Analyse stratégique, Vodafone, strategic analysis, global Telecommunications Industry, market penetration strategy, product development strategy, market development strategy, diversification strategy, cost leadership strategy, differentiation strategy, focus strategy
Vodafone Group Plc provides a full range of mobile telecommunications services and is the world's largest mobile telecommunications company, in terms of the number of registered customers, with a significant presence in Europe, the United Kingdom, the United States and Asia through the Company's subsidiary undertakings, joint ventures, associated undertakings and investments.
The Company was formed in 1984 as a subsidiary of Racal Electronics Plc, but was fully demerged from Racal Electronics Plc in September 1991, to become an independent company, and then changed its name to Vodafone Group Plc.
Vodafone Group Plc has completed a number of major business operations over the past five years, the most significant of which were the merger with AirTouch on 30 June 1999 and the acquisition of Mannesmann AG on 12 April 2000.
The Group presently operates in 28 countries, with almost all the Group's mobile subsidiaries operating principally under the brand name "Vodafone"; at 31 March 2002, the Group had approximately 101.1 million registered customers, and more than 229.1 million registered venture customers...
[...] We will also see later in this study, that the facts that managing cash flows and high margins are essential tasks for Vodafone, have leaded the group to focus on its core business, mobile telephony, to specialise in high value-added services, and to target dynamic markets, in order to continue enjoying high margins. PART II In order to understand fully the corporate strategies of companies at a given moment, it is very interesting to use theoretical frameworks. In the case of Vodafone, two frameworks are useful to analyse the group's strategic directions: Ansoff Matrix, and Porter's Generic Strategies. [...]
[...] We will see that these frameworks need to be combined to understand what is happening exactly at Vodafone, and what will happen. Indeed, we will see that Vodafone focuses on mobile telephony, and that at the same time the group develops its products and its markets. Vodafone focuses on its core business: mobile telephony Vodafone withdraws from non-strategic activities in order to increase its financial means The different acquisitions that the group made through its strategy of external growth included many other activities more or less related to its core activity. [...]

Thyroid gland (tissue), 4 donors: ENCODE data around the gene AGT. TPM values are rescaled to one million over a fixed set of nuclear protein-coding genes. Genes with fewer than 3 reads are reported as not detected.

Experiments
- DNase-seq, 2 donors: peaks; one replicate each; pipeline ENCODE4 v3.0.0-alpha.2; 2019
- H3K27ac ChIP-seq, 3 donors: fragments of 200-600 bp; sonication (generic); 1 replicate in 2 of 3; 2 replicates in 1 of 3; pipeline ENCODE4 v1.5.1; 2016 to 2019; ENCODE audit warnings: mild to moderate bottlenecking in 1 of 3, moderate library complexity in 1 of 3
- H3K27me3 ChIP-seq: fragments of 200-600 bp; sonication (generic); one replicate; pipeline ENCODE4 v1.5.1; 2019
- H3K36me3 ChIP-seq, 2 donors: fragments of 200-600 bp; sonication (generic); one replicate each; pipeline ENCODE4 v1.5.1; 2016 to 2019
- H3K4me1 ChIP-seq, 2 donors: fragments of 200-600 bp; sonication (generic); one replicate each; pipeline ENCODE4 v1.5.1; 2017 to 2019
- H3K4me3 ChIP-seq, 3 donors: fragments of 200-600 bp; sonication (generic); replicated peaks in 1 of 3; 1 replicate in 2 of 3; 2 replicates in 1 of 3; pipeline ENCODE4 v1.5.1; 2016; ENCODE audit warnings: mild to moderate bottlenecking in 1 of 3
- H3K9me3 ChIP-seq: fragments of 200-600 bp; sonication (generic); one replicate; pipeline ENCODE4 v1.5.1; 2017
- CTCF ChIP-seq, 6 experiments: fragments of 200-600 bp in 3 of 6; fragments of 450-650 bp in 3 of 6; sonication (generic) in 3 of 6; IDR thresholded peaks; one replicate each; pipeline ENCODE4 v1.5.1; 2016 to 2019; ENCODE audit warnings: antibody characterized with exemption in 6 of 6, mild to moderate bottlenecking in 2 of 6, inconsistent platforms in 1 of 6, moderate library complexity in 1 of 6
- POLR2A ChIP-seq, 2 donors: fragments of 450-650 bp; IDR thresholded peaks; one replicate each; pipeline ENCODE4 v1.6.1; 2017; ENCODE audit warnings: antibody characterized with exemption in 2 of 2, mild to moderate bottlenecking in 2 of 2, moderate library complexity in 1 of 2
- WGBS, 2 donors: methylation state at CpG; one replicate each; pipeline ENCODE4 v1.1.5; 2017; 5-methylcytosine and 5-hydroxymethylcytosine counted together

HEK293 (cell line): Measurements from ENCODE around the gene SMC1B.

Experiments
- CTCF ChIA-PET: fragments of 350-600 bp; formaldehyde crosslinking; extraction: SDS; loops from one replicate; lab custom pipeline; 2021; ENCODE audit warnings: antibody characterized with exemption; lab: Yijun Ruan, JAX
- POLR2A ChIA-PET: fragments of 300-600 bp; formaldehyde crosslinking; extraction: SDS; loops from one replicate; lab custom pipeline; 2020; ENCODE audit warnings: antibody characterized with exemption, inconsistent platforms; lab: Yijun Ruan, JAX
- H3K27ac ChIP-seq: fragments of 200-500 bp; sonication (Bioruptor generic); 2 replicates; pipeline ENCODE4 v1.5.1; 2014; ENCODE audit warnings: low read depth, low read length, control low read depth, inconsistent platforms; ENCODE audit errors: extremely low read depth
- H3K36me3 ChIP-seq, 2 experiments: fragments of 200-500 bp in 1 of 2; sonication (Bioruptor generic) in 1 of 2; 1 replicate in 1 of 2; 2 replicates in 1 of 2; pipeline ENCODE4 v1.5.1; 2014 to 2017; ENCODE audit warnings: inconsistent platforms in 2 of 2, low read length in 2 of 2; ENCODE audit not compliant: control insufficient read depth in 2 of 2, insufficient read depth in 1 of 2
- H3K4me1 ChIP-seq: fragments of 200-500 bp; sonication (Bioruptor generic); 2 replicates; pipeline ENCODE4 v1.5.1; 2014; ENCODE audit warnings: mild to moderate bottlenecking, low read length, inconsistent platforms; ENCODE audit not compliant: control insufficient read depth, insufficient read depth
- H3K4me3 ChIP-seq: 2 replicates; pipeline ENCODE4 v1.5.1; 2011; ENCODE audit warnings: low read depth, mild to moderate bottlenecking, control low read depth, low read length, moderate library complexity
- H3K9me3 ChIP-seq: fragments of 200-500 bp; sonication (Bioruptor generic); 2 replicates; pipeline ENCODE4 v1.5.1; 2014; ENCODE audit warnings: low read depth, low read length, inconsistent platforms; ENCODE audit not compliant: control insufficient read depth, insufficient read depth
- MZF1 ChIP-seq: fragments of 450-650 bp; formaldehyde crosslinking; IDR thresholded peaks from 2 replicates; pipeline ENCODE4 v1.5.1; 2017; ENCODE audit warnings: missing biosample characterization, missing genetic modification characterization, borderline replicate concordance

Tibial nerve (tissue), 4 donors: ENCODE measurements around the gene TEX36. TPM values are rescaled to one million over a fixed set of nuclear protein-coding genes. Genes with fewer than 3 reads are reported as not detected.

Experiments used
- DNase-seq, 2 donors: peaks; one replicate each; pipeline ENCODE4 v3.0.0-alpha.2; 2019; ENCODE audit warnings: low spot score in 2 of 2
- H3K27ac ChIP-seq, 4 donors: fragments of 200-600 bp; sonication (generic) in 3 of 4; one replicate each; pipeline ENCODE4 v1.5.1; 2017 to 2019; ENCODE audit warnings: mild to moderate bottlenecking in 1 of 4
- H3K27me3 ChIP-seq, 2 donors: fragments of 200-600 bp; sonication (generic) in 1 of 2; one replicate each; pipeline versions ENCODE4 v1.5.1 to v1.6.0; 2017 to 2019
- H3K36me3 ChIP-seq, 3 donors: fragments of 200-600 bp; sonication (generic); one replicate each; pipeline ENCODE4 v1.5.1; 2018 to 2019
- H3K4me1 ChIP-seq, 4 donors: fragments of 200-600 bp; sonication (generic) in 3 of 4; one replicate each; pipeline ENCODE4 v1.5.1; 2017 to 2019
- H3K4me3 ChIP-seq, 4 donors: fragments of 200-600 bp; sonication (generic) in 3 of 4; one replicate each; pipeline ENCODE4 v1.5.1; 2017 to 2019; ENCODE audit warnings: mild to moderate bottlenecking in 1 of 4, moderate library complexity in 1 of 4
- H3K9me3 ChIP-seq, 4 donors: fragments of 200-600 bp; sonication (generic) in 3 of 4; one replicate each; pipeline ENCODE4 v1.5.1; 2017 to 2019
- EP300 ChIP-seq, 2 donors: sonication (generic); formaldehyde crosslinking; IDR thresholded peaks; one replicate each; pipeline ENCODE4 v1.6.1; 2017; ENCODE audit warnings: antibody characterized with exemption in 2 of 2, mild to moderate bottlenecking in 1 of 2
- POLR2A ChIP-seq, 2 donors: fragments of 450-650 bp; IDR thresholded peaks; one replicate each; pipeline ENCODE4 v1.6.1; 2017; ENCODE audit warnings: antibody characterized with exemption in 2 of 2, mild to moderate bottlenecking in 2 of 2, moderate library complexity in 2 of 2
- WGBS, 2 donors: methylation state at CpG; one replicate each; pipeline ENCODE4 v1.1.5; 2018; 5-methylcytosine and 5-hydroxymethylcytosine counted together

[...] Convergence of Telecommunications Products A convergence can be analysed between four industries that were previously distinct: telephone, mass media (print, broadcast and cable), consumer electronics, and computing (the new multimedia). This convergence is responsible for the birth of products that mix four components: customer devices (telephones, Pcs, televisions), networks (carry information from one place to another), network devices (process and store information for customers), and content (the electronic information and software that customers use). Therefore, because the telecommunications industry is becoming part of the information and multimedia industry, the competition between the main actors of the telecommunications industry is now being based on the connectivity, geographical coverage, and functionality of their products (Chan-Olmsted & Jamison April 2000). [...]
[...] The acquisition of UMTS licences in most European countries With the help of the important transfers of companies realised since the merger of Vodafone with Mannesmann, Vodafone raised the funds necessary to purchase UMTS licences in most European countries where the group is present, in spite of purchasing costs sometimes very high, like in the countries where the assignment of licences occurred through auctions, like in the United States and Germany (Table 8). Furthermore, parallel to this European positioning, Vodafone also acquired third generation licences in Japan and in the Pacific Zone in Australia and New Zealand (Vodafone Australia and Vodafone New Zealand). Moreover, the group is still applying for licences in Irland and Greece (Eircell and Panafon). Table Vodafone UMTS licenses Source: Eurostaf. [...]
[...] In this case, it may be better to adopt a focus strategy. Focus strategy involves selecting a particular buyer group, segment of the product line or geographic market as the basis for competition rather than the whole industry, and exploiting “narrow target differences from the balance of the industry” (Lynch 2000 p. 568). Indeed, this strategy is built around serving a particular target very well in order to achieve better results: strategy results on the premise that the firm is able to serve its narrow strategic target more effectively and efficiently than competitors who are competing more broadly” (Porter 1980 P.38). [...]
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